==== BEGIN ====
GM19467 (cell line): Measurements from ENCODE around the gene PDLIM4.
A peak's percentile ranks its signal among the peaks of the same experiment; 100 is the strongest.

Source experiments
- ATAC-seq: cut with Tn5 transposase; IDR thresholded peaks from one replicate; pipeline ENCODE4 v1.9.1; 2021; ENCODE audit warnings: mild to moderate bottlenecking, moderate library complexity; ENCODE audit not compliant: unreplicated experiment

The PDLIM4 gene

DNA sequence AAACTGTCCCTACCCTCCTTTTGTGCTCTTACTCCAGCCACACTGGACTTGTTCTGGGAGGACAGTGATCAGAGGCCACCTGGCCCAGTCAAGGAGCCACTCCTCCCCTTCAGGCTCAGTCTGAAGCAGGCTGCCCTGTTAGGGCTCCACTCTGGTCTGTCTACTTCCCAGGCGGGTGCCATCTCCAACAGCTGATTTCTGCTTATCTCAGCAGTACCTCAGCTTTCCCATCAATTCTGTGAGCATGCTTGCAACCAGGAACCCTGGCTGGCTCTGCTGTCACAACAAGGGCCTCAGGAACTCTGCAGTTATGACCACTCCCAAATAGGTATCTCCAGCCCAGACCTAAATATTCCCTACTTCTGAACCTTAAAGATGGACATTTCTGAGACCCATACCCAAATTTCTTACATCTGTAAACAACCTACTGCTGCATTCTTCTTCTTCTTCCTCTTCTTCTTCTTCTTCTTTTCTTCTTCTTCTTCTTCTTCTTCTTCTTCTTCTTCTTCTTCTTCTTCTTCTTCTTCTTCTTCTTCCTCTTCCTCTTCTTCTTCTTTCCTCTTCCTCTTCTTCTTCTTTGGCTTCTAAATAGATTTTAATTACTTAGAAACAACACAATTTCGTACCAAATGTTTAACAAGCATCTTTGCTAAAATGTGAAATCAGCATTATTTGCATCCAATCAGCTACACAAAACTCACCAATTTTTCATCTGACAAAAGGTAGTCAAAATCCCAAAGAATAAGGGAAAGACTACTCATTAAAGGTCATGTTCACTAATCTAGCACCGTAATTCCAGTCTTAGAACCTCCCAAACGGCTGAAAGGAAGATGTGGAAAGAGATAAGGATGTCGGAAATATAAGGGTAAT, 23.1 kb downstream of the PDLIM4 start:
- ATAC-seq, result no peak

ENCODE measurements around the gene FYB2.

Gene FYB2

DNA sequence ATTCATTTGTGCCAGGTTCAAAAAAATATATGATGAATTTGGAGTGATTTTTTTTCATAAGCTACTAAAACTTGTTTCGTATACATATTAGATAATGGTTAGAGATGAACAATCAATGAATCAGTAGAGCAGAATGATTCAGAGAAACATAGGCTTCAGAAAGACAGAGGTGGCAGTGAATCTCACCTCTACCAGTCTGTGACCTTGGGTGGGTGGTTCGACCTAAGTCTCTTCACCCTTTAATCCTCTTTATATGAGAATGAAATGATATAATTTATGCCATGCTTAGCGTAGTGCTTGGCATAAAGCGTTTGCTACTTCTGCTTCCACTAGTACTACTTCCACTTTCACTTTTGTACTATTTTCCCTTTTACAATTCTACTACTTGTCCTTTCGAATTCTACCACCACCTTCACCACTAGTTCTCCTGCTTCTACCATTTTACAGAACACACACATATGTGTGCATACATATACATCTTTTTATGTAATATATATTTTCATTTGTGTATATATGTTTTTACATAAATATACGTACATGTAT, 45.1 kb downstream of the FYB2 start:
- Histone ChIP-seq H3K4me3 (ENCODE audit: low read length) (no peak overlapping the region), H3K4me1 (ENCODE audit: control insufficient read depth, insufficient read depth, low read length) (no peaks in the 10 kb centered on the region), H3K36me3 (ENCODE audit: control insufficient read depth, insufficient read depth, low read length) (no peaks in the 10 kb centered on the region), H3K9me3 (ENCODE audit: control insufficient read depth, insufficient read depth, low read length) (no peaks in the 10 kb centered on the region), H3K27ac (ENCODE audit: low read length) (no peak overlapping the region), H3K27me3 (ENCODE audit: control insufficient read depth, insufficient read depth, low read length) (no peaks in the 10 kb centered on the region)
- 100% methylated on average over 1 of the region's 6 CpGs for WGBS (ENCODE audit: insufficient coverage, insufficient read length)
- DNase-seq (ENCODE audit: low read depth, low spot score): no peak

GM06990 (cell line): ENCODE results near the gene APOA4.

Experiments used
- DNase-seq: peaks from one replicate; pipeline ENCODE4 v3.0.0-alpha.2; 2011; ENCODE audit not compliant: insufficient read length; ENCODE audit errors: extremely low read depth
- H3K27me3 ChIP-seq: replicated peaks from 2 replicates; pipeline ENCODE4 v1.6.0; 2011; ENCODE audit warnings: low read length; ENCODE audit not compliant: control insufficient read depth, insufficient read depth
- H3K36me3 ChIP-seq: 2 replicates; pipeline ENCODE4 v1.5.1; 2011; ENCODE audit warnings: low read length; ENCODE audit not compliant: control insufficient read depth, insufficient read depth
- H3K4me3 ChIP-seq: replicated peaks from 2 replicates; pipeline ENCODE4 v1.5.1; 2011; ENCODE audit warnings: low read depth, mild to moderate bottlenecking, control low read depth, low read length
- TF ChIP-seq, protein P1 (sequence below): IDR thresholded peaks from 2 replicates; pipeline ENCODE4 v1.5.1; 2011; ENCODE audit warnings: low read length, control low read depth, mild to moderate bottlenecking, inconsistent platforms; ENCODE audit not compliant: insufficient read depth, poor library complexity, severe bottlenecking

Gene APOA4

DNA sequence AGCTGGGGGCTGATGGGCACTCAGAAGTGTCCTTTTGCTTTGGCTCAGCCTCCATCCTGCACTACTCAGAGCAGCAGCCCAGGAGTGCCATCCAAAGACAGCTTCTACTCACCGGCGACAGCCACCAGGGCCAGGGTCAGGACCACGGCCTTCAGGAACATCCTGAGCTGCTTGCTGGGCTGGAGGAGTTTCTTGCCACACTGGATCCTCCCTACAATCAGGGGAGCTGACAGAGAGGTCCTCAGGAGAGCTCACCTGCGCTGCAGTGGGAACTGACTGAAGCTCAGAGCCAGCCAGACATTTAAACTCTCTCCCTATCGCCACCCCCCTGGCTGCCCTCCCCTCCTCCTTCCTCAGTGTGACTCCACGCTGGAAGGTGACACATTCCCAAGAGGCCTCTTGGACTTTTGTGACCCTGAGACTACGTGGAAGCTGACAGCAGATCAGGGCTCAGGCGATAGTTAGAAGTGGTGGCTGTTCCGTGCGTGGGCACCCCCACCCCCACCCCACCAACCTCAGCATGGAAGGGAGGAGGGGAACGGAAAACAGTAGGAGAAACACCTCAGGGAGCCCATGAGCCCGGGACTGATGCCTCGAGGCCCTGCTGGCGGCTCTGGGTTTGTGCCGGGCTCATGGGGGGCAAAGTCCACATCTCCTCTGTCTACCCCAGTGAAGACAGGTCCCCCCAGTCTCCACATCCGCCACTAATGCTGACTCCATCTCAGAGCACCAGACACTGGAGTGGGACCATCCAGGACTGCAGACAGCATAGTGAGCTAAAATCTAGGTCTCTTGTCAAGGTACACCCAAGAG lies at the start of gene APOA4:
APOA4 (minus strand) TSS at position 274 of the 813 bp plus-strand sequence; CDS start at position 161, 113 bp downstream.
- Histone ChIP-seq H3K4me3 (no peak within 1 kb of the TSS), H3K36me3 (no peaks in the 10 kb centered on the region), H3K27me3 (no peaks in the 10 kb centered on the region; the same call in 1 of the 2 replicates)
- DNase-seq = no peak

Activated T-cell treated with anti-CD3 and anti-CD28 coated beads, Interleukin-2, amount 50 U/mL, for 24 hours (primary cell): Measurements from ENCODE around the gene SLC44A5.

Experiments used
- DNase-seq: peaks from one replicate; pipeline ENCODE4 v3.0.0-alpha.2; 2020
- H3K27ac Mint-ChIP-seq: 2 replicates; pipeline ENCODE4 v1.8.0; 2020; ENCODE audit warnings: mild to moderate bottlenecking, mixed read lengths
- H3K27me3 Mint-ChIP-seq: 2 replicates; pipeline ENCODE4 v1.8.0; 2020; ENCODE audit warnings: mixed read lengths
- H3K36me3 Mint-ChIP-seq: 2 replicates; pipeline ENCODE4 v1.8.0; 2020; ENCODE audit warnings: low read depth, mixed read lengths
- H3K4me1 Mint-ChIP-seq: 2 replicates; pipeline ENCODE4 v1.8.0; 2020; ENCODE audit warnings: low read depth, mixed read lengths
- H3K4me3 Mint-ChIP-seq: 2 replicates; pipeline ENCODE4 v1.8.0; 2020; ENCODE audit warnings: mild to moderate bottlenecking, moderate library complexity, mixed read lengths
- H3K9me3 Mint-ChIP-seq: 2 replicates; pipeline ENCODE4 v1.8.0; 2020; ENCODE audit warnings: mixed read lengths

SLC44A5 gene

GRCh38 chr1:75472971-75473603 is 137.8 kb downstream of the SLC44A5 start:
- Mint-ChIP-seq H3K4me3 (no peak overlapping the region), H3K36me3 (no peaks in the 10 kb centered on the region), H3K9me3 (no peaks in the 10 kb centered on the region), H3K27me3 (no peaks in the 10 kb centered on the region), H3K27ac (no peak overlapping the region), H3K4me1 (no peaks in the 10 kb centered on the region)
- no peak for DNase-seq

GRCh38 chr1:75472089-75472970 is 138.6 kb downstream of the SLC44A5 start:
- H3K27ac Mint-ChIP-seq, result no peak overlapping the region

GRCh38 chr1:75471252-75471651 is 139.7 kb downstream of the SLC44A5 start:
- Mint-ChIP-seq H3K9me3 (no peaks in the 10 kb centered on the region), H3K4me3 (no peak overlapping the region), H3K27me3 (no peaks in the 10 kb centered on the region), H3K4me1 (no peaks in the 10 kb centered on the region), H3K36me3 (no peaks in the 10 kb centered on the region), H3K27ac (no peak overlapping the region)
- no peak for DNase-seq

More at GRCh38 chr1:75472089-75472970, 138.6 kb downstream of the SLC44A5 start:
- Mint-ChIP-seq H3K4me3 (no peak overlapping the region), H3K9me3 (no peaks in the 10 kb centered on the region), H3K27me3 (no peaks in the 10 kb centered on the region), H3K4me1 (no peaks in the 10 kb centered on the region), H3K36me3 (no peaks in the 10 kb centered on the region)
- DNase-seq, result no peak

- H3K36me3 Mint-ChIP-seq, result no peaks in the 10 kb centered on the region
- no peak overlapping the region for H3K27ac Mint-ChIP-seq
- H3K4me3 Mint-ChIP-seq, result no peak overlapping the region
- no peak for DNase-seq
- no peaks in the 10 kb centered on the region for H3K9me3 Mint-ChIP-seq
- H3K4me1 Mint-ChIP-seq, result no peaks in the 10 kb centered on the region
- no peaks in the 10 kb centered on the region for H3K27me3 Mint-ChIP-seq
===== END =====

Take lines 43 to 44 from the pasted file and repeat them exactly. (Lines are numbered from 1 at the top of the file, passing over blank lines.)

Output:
- no peak for DNase-seq

More at GRCh38 chr1:75472089-75472970, 138.6 kb downstream of the SLC44A5 start: